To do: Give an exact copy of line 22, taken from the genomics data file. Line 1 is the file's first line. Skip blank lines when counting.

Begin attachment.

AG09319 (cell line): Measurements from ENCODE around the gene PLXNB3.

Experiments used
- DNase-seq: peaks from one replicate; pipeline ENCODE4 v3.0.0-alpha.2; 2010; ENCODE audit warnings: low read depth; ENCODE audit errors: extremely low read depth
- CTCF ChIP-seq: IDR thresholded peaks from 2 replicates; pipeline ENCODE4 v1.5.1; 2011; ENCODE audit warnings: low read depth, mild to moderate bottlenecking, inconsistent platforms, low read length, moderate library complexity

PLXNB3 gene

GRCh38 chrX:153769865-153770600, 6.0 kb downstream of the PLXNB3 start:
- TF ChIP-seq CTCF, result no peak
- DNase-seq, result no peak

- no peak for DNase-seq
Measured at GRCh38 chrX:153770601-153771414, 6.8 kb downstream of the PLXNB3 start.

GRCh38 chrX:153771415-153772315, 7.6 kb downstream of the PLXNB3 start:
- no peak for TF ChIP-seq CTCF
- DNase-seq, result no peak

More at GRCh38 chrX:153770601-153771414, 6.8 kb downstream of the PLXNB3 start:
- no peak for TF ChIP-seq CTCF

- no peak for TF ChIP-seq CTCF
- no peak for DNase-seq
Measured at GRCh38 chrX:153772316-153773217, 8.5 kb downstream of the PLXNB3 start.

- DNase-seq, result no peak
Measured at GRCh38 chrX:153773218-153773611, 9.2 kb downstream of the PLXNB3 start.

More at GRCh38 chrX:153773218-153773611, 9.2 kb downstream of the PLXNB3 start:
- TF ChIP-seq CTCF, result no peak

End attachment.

- TF ChIP-seq CTCF, result no peak